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Genomics, Big Data and Artificial Intelligence are three bold technologies holding the key to a transformation in healthcare. This transformation promises to deliver targeted, personalized medicine, or precision medicine, resulting in more efficient treatments at lower costs.

“an emerging approach for disease treatment and prevention that takes into account individual variability in genes, lifestyle, and environment”

Precision medicine can be defined as “an emerging approach for disease treatment and prevention that takes into account individual variability in genes, lifestyle, and environment.” Precision medicine can be personalized in terms of both treatment selection and customized product development.


Big data and analytics have reduced the cost of sequencing a genome from $100 million dollars in 2003 to $1,000 today. Tumor genomic sequencing is becoming more common as doctors determine which drugs will be most effective in treating a particular cancer. Illumina, the manufacturer of the DNA sequencer used for 90% of all human genomes ever sequenced, is responsible for the significant cost reduction. Francis DeSouza, Illumina’s bold leader, announced a 5-year initiative to bring genomics from the research lab into doctor’s offices.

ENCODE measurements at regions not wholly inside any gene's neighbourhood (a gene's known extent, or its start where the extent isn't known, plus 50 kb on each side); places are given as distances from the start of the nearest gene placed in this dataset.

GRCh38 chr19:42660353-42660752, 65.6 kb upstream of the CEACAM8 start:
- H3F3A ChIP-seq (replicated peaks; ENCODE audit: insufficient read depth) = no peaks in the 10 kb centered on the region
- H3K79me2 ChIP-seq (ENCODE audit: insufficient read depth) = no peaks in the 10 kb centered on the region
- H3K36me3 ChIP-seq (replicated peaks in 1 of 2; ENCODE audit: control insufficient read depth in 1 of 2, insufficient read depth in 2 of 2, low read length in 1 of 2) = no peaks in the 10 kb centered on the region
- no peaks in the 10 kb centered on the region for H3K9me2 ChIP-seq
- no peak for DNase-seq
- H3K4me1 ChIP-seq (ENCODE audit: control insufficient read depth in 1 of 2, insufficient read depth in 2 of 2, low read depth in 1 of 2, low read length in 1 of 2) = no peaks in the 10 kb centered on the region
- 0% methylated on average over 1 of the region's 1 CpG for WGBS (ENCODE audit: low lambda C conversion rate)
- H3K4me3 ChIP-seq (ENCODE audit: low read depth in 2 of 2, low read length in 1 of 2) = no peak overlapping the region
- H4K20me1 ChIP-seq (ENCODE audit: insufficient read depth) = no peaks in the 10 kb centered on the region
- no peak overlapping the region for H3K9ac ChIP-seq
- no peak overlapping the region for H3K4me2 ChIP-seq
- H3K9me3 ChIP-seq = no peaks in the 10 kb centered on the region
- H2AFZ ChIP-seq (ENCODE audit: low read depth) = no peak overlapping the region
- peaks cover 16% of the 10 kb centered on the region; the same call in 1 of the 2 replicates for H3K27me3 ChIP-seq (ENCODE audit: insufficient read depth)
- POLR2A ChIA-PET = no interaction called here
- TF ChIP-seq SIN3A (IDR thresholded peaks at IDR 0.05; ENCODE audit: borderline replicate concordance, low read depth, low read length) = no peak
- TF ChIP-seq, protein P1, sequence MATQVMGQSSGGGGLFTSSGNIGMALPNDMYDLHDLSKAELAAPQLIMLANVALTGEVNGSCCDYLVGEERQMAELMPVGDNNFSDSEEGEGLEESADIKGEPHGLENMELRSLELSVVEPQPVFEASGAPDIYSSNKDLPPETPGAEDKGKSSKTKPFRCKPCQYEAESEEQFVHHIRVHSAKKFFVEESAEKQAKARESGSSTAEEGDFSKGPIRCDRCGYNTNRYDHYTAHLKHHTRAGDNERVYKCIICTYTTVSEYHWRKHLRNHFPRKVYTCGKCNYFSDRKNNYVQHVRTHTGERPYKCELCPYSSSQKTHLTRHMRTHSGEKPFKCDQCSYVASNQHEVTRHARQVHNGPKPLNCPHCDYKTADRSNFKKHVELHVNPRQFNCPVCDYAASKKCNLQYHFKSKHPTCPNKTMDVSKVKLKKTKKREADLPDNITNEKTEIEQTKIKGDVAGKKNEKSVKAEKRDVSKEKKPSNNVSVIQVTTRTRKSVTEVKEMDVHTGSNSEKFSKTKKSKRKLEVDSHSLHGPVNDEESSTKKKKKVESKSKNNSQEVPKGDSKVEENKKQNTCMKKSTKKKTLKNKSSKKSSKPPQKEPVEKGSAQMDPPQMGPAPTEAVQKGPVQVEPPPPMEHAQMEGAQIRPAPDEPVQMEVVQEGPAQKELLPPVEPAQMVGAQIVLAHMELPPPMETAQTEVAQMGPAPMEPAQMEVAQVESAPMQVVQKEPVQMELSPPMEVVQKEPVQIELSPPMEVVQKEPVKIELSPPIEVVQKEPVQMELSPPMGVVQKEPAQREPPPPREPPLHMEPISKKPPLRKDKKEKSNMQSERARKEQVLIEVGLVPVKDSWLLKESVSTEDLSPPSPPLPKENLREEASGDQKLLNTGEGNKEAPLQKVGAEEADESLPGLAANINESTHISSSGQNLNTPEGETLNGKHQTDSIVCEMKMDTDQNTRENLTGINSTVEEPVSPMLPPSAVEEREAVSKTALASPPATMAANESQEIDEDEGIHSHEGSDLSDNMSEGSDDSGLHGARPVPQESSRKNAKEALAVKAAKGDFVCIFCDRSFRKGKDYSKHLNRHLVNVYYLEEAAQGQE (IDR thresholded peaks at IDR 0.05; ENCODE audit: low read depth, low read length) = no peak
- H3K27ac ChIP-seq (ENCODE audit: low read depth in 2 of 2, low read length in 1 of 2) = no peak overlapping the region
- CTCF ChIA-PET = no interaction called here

Big Data and Artificial Intelligence

Data gathering, sharing, and analysis are essential to accelerating progress in precision medicine. ASCO CancerLinQTM, a state-of-the-art health IT platform, aggregates and analyzes cancer treatment data from participating oncologists. Oncologists have access to information that enables them to make better decisions about treatment protocols.  Petra Streng of SAP notes, “without the speed of the data systems, and without the technical ability to look at all this information [think AI], no human brain can process millions and billions of iterations and compounds. This is where IT needs to play a key role.”

“This is where IT needs to play a key role”

Other critical elements necessary to progress the transformation include changes in how clinical trials are conceptualized and conducted and reforms in how regulatory agencies evaluate and approve new drugs.

For precision medicine to deliver on its promises, players across the gamut of the healthcare system—pharmaceutical companies, healthcare providers, insurance companies, government regulators, and technology developers—will need to engage and adapt. Based on the estimated market size of $87 billion by 2023, the precision medicine ‘gold rush’ is on.

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